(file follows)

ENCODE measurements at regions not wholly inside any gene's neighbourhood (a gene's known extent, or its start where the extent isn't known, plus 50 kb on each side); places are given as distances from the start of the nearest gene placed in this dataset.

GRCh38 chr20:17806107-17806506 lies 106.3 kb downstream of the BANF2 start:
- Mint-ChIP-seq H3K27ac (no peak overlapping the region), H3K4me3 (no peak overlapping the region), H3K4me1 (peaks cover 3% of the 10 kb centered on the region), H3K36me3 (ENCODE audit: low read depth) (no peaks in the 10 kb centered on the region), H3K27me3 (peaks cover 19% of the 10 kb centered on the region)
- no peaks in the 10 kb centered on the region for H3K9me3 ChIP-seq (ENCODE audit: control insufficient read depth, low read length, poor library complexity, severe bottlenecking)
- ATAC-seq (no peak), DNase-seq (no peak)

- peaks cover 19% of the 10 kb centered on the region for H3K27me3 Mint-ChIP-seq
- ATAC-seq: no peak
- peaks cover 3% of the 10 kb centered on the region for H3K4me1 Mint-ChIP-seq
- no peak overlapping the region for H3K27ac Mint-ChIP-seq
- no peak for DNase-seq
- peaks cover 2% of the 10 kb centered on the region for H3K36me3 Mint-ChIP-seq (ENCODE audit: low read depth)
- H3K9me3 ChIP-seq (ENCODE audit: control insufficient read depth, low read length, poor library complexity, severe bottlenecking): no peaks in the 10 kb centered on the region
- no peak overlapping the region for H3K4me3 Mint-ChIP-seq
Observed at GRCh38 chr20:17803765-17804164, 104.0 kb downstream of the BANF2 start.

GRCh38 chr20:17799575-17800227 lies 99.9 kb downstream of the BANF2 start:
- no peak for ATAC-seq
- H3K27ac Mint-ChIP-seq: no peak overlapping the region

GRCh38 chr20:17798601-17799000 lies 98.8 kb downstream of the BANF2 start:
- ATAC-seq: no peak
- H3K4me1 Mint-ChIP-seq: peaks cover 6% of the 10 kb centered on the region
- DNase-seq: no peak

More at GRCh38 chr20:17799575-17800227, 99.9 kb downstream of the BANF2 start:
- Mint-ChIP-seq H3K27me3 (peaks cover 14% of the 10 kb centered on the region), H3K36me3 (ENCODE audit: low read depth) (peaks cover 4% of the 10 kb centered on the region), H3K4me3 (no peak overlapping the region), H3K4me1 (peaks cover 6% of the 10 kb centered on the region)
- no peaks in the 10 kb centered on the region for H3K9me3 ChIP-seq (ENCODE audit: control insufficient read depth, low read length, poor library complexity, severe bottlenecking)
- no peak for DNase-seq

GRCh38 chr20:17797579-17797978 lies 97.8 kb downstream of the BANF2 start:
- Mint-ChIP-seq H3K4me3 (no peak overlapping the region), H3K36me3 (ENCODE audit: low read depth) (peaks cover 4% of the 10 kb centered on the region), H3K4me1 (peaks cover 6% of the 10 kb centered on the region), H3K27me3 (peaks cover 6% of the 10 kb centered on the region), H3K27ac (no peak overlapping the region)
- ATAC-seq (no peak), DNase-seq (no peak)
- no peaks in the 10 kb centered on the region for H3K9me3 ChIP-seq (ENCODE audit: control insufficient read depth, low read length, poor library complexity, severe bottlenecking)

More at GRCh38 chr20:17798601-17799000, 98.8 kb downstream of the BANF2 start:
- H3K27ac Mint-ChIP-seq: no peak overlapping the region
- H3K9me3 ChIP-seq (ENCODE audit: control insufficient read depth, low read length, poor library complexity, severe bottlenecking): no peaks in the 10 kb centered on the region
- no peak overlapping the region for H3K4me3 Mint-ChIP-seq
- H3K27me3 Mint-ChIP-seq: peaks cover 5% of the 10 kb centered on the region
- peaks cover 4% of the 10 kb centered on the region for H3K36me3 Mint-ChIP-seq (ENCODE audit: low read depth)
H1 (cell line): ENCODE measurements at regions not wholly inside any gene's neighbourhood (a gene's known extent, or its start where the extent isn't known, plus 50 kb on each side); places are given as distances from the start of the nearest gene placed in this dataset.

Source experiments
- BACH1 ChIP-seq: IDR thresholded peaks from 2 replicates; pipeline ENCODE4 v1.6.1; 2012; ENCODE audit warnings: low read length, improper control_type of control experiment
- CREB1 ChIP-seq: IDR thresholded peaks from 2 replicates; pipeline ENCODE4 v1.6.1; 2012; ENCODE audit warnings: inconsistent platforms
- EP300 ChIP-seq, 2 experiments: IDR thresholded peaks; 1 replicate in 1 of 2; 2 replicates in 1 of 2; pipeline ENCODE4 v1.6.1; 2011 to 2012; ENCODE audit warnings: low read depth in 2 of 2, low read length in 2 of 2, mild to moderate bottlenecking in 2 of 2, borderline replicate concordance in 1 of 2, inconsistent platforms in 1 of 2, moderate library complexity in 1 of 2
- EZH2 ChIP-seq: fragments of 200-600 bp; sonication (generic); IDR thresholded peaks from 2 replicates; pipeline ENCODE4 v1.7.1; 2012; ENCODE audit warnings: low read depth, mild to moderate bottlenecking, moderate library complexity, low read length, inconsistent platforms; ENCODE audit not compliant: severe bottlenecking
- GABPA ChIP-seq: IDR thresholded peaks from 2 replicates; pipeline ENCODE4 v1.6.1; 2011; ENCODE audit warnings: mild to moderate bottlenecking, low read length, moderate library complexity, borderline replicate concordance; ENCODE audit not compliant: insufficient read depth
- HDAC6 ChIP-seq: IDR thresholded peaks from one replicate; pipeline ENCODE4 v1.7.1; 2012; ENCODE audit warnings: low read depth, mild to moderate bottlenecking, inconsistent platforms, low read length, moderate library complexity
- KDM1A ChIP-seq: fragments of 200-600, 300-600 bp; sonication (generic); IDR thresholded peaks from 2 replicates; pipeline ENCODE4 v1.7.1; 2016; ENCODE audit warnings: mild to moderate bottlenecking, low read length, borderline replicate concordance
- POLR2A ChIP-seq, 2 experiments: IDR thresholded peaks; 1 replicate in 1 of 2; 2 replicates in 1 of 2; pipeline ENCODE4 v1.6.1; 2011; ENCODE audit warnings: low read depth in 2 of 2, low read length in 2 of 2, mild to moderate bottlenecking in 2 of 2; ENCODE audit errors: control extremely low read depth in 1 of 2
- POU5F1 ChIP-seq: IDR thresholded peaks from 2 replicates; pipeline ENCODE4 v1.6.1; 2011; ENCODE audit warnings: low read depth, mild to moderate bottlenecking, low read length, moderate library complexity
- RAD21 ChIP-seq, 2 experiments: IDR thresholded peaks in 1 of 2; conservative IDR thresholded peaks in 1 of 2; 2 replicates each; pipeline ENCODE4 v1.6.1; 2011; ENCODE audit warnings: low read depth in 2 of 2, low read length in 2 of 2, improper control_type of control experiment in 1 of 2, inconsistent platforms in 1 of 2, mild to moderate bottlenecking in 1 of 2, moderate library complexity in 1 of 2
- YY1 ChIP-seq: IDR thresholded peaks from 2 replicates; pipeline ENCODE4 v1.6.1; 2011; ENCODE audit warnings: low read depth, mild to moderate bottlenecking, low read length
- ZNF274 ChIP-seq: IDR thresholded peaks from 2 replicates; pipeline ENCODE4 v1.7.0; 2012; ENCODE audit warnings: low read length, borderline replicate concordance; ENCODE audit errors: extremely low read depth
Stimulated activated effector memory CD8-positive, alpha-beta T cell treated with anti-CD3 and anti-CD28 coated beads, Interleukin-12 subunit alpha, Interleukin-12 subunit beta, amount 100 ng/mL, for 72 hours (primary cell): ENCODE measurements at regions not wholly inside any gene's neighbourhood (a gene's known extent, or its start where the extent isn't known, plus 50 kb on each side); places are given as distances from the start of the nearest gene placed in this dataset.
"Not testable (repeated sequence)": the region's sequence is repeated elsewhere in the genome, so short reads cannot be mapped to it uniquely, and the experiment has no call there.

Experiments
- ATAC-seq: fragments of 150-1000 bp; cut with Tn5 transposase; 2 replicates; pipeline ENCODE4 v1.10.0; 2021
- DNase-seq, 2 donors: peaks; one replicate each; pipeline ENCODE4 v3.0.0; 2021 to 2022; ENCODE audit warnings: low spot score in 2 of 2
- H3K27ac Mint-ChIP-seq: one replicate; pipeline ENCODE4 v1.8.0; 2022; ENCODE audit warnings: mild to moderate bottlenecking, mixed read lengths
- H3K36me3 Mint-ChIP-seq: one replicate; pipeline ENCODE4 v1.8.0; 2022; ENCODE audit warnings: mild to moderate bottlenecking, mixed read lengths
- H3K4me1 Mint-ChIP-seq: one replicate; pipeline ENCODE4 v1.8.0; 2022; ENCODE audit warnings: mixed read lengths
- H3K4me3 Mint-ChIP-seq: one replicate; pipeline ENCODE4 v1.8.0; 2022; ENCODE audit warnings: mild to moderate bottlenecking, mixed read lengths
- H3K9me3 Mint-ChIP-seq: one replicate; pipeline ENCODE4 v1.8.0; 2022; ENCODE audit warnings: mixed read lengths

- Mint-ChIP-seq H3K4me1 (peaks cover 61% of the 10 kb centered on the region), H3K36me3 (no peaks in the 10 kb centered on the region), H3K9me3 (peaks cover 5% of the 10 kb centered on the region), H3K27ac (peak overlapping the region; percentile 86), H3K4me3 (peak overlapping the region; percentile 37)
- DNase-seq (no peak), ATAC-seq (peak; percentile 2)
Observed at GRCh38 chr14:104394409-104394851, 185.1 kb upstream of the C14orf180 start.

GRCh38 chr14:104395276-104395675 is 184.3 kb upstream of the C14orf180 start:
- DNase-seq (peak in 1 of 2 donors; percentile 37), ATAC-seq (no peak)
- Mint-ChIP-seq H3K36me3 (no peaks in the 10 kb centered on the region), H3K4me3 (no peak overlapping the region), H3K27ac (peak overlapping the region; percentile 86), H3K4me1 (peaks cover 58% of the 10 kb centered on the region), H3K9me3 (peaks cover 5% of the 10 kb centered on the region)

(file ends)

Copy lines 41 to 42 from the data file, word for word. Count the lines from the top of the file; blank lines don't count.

- EZH2 ChIP-seq: fragments of 200-600 bp; sonication (generic); IDR thresholded peaks from 2 replicates; pipeline ENCODE4 v1.7.1; 2012; ENCODE audit warnings: low read depth, mild to moderate bottlenecking, moderate library complexity, low read length, inconsistent platforms; ENCODE audit not compliant: severe bottlenecking
- GABPA ChIP-seq: IDR thresholded peaks from 2 replicates; pipeline ENCODE4 v1.6.1; 2011; ENCODE audit warnings: mild to moderate bottlenecking, low read length, moderate library complexity, borderline replicate concordance; ENCODE audit not compliant: insufficient read depth